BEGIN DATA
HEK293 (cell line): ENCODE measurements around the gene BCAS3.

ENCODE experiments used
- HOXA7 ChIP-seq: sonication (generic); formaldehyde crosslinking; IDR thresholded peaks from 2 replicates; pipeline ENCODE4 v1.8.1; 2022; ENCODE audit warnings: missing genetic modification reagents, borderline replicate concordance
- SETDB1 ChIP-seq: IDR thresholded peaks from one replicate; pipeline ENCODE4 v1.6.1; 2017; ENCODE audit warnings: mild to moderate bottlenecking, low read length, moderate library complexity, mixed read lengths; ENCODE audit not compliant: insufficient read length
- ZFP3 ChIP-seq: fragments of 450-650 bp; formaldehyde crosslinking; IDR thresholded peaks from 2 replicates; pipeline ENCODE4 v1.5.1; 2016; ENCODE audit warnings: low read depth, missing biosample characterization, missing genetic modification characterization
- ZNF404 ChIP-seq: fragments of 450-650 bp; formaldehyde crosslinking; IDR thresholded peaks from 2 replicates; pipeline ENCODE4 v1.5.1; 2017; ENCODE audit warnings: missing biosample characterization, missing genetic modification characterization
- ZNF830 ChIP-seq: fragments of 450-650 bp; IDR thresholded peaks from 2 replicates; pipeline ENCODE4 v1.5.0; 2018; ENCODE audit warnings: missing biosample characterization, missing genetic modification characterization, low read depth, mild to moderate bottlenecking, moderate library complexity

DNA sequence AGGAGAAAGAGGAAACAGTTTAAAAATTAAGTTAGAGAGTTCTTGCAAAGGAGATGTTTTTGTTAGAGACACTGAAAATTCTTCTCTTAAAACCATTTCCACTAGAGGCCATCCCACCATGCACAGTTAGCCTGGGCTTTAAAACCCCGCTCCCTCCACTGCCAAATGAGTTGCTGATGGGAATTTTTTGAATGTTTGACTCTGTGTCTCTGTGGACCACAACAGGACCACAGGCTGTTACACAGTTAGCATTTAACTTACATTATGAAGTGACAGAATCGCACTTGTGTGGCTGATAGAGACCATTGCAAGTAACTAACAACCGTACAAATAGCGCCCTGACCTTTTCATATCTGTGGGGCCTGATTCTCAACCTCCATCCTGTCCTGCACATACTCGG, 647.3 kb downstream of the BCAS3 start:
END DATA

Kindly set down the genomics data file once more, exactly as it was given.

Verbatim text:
HEK293 (cell line): ENCODE measurements around the gene BCAS3.

ENCODE experiments used
- HOXA7 ChIP-seq: sonication (generic); formaldehyde crosslinking; IDR thresholded peaks from 2 replicates; pipeline ENCODE4 v1.8.1; 2022; ENCODE audit warnings: missing genetic modification reagents, borderline replicate concordance
- SETDB1 ChIP-seq: IDR thresholded peaks from one replicate; pipeline ENCODE4 v1.6.1; 2017; ENCODE audit warnings: mild to moderate bottlenecking, low read length, moderate library complexity, mixed read lengths; ENCODE audit not compliant: insufficient read length
- ZFP3 ChIP-seq: fragments of 450-650 bp; formaldehyde crosslinking; IDR thresholded peaks from 2 replicates; pipeline ENCODE4 v1.5.1; 2016; ENCODE audit warnings: low read depth, missing biosample characterization, missing genetic modification characterization
- ZNF404 ChIP-seq: fragments of 450-650 bp; formaldehyde crosslinking; IDR thresholded peaks from 2 replicates; pipeline ENCODE4 v1.5.1; 2017; ENCODE audit warnings: missing biosample characterization, missing genetic modification characterization
- ZNF830 ChIP-seq: fragments of 450-650 bp; IDR thresholded peaks from 2 replicates; pipeline ENCODE4 v1.5.0; 2018; ENCODE audit warnings: missing biosample characterization, missing genetic modification characterization, low read depth, mild to moderate bottlenecking, moderate library complexity

DNA sequence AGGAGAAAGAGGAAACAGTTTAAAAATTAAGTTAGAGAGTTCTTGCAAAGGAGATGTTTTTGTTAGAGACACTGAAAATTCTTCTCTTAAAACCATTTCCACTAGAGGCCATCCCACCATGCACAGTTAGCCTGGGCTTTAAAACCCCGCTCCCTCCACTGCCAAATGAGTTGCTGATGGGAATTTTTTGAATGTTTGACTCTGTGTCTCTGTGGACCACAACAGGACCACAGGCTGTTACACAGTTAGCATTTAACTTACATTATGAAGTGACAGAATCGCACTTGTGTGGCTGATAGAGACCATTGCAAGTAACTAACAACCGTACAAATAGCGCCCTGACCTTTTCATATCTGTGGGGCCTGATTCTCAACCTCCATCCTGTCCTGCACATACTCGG, 647.3 kb downstream of the BCAS3 start: